Interview: Corinne Bailey Rae, singer

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WHEN honey-voiced soul singer Corinne Bailey Rae emerged on the back of being voted the "Sound of 2006" in a BBC poll, the press were quick to hail her as Britain's answer to Billie Holiday, but with none of Lady Day's tragic, merry-go-round life.

The shy lass from Leeds went on to become a global superstar, winning a Grammy Award, selling four million albums and not only taking up residence in her own country's charts but also cracking the lucrative US market.

Bailey Rae may have become the woman of the moment after hits like Put Your Records On and Like A Star, but sadly she was soon to get the tragic backstory (a la Holiday) to go with the success.

A couple of years back, the singer's husband, Scots-born saxophonist Jason Rae, died after an accidental overdose of methadone and alcohol.

Speaking ahead of her visit to the Queen's Hall on Thursday, Bailey Rae says that she embraced the pain she'd experienced when making second album The Sea, a record that is haunted by the ghost of her late husband.

"I wanted to be open," says the 30-year-old. "I'm aware that I can't hide any of my feelings. With music I feel like it's the one time when I don't have to think and I don't have to contrive anything. So that's how this record turned out. It's not contrived, it's just open."

Shy and unassuming as she is, Bailey Rae doesn't talk herself up the way some artists do, and yet The Sea is an album that puts her up there with the best songwriters in the business.

"All these songs have come from me and they're all about capturing a performance with musicians I know and trust," she says.

Bailey Rae, who has relatives in Musselburgh, says she can't wait to return to Edinburgh. "It's been a few years now since I last visited the city, so I can't wait to come back. I played T in the Park and that was great fun, and I always love playing to Scottish audiences who always make me feel welcome.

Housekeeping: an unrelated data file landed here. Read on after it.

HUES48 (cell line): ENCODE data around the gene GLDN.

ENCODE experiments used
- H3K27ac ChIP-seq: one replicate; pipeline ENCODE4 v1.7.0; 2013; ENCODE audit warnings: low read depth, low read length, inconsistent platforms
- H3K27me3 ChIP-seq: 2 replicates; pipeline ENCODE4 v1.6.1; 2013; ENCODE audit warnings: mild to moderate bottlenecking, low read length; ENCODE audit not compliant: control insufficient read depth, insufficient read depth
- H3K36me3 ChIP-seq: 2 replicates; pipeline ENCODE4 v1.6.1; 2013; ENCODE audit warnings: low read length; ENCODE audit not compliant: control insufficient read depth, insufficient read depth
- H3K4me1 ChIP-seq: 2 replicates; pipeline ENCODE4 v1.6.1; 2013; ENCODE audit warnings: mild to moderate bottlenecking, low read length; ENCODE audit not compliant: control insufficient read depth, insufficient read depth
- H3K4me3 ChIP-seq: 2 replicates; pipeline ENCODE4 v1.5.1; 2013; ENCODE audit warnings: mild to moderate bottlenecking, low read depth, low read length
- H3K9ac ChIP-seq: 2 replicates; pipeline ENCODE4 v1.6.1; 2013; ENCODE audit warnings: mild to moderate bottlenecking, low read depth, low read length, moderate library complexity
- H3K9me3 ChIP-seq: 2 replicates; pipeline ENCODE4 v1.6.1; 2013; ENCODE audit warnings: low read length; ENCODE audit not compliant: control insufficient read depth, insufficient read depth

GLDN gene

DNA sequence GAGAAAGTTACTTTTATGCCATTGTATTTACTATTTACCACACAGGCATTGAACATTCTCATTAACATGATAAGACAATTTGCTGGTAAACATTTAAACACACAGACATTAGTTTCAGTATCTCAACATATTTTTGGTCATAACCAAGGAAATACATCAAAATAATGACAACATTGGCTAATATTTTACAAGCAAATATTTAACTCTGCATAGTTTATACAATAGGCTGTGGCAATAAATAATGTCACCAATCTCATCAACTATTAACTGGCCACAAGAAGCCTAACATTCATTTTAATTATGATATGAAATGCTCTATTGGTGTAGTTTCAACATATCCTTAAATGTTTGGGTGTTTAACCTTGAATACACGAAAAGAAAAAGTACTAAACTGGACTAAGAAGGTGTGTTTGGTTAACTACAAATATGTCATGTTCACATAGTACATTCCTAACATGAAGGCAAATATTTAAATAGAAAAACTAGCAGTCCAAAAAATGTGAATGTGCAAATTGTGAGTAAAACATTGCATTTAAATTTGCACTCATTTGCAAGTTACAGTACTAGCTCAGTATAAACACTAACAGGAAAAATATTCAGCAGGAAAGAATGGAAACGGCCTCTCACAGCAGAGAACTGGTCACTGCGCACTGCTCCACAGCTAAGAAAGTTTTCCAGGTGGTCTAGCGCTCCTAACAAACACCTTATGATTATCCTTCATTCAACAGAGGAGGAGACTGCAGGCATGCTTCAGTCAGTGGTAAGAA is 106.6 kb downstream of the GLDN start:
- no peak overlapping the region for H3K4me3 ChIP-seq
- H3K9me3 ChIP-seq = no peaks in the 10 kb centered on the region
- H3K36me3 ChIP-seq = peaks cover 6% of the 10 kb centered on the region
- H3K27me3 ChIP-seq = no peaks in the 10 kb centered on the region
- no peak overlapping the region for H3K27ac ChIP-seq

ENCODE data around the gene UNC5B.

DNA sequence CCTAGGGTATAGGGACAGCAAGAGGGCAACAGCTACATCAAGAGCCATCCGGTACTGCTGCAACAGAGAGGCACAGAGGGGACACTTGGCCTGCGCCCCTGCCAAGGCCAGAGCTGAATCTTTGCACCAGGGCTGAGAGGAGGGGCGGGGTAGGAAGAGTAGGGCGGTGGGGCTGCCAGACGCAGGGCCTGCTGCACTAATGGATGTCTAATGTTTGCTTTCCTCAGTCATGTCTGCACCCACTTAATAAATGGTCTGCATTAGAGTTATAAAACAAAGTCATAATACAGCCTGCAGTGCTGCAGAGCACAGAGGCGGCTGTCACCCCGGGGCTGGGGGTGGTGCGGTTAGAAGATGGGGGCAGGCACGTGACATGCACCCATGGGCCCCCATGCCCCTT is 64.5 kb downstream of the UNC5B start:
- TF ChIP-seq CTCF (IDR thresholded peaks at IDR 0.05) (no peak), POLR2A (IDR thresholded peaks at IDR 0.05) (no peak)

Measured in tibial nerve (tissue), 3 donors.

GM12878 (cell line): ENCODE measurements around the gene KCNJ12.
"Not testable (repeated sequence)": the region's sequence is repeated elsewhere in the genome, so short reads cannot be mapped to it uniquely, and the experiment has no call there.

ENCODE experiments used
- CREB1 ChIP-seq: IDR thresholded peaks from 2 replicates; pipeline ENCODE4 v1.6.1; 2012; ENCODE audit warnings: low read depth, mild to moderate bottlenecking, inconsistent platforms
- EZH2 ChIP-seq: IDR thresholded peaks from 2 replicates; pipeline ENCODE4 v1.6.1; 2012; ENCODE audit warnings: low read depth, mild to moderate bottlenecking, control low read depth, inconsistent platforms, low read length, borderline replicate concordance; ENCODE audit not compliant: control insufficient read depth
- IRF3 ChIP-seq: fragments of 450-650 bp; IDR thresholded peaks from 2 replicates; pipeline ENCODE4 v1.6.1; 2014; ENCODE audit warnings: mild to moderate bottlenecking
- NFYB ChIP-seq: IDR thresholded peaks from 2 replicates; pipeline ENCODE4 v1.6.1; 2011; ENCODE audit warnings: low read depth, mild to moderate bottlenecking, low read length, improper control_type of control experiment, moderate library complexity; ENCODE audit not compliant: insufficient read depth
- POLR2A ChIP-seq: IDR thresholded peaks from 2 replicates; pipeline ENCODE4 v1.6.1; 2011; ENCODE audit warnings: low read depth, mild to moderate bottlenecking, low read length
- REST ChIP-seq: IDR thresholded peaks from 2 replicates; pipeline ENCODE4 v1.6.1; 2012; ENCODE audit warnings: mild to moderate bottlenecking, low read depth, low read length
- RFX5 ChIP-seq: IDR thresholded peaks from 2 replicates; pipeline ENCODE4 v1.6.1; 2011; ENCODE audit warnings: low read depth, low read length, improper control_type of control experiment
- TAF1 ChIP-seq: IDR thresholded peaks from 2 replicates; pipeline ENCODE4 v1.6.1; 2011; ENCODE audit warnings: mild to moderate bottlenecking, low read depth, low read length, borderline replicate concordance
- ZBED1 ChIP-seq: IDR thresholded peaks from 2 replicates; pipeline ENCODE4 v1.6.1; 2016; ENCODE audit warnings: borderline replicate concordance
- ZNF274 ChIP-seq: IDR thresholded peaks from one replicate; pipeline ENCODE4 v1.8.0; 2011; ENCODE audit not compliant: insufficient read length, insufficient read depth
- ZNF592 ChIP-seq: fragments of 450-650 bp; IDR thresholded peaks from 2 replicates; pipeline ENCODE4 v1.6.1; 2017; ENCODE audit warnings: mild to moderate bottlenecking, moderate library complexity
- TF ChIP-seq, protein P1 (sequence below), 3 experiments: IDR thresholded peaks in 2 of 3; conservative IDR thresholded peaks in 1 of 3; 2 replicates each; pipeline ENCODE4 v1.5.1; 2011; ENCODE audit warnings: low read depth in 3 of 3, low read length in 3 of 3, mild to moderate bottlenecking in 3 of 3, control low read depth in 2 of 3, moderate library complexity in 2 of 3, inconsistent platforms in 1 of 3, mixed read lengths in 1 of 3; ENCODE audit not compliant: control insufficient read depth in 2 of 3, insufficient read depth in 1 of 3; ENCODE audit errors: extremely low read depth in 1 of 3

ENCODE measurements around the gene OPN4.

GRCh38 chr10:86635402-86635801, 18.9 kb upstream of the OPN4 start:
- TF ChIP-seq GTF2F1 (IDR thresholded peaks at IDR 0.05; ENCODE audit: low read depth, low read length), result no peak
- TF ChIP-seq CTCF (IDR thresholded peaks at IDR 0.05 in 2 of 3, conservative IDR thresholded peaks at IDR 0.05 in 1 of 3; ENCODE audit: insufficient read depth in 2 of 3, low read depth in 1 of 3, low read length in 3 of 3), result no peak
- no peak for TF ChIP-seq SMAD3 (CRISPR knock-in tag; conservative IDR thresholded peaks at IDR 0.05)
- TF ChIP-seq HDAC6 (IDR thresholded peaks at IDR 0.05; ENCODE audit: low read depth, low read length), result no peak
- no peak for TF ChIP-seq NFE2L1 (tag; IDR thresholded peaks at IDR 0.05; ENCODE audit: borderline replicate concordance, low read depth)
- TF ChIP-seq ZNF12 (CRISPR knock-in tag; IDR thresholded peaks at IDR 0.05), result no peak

"The thing I like most about playing gigs is that they are one-off moments that will never be repeated," she adds.

Bailey Rae reveals that her set in Edinburgh will comprise songs from both her studio albums, including her own favourite song to play live, the jazz-flavoured I Would Like To Call It Beauty.

"I guess that song is about my experiences of late," she says candidly. "It's about grief and what it does and the things it makes you aware of."

The singer's hugely- acclaimed sophomore album, which was released earlier this year and drew rave reviews across the board, saw her nominated for the prestigious Mercury Music Prize, though she claims she was glad to lose out to London indie trio the XX at last month's ceremony.

"It's a bit of a funny award, isn't it?" she says. "It's the one that no-one really wants to win because they say the winners are cursed. Seriously, I was just happy to be on the shortlist. It was good exposure for me.

"Being nominated meant playing to an audience who aren't used to seeing me. I'm all for that."

Bailey Rae says she always writes "from personal experience" and that "experience" has been wide and varied. The daughter of a West Indian father and Yorkshire mother, she started singing as a child in her local church.

"We'd sing a cappella hymns, but because there were no instruments we'd create these amazing harmonies. It was a brilliant sound," she says.

Then, as a teen, she discovered the electric guitar, Radiohead and Led Zeppelin, which in turn introduced her to bands such as L7 and Veruca Salt.

She recalls, "It was the first time that I'd seen women with guitars. They were kind of sexy but feminist. I wanted to be like that, at the front of something."

Judging by her career juggernaut, she may already have got her wish.

Corinne Bailey Rae, Queen's Hall, Clerk Street, Thursday, 7pm, 19.50, 0131-668 2019